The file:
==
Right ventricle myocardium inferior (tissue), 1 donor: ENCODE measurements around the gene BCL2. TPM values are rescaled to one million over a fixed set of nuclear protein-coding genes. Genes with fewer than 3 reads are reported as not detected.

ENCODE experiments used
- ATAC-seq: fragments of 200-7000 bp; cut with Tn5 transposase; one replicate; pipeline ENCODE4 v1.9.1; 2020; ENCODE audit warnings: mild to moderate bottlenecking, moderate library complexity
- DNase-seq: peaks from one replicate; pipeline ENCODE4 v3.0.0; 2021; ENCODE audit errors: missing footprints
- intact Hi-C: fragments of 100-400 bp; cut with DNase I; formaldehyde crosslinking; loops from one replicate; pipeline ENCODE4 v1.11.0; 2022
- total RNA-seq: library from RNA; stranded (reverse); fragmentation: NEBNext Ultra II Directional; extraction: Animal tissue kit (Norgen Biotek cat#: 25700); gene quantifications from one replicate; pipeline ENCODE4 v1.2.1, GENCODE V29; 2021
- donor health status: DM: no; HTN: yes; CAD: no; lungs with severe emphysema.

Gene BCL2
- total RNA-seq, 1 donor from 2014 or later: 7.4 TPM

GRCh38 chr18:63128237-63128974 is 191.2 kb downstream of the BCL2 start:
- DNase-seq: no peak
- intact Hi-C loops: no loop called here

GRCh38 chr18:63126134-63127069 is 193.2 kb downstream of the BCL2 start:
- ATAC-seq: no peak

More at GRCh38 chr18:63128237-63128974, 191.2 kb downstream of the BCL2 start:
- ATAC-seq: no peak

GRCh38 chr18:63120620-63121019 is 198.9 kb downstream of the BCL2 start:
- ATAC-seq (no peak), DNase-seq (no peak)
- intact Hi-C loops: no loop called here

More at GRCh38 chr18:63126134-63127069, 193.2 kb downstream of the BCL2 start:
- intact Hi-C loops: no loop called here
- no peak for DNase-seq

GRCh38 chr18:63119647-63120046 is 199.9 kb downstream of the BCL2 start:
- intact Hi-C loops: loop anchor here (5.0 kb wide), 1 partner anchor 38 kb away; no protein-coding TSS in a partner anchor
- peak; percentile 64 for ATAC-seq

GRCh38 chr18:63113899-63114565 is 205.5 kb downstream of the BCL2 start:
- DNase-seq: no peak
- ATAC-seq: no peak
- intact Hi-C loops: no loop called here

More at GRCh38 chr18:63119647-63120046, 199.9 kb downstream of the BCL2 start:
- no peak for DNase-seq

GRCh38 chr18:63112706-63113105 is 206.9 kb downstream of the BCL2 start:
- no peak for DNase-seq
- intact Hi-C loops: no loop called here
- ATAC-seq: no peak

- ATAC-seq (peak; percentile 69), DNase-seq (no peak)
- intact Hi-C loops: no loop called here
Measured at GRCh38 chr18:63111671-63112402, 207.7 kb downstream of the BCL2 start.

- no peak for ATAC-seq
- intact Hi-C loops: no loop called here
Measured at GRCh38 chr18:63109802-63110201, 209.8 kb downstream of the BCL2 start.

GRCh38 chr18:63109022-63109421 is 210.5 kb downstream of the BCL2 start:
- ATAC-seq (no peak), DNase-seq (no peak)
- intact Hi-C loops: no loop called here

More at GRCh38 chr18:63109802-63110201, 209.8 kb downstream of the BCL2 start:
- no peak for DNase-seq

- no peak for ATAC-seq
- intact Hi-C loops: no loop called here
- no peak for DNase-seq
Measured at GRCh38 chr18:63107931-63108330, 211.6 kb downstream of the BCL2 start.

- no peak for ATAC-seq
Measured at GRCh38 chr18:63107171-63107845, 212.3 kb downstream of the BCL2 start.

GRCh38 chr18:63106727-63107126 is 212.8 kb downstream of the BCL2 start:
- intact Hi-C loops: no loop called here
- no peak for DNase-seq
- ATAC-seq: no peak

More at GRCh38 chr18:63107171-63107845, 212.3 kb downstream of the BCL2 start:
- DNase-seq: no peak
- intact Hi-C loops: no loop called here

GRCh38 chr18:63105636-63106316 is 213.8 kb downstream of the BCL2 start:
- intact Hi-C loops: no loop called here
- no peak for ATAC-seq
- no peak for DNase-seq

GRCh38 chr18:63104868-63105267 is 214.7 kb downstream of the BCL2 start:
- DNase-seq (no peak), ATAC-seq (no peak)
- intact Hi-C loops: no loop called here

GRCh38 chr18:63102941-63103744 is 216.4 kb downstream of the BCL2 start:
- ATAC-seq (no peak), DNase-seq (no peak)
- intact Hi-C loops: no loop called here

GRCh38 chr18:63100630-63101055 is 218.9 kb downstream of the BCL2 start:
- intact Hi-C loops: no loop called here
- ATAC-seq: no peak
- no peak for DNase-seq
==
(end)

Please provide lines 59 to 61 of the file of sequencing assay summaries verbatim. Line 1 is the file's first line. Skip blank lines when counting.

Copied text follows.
- intact Hi-C loops: no loop called here

GRCh38 chr18:63105636-63106316 is 213.8 kb downstream of the BCL2 start:
- intact Hi-C loops: no loop called here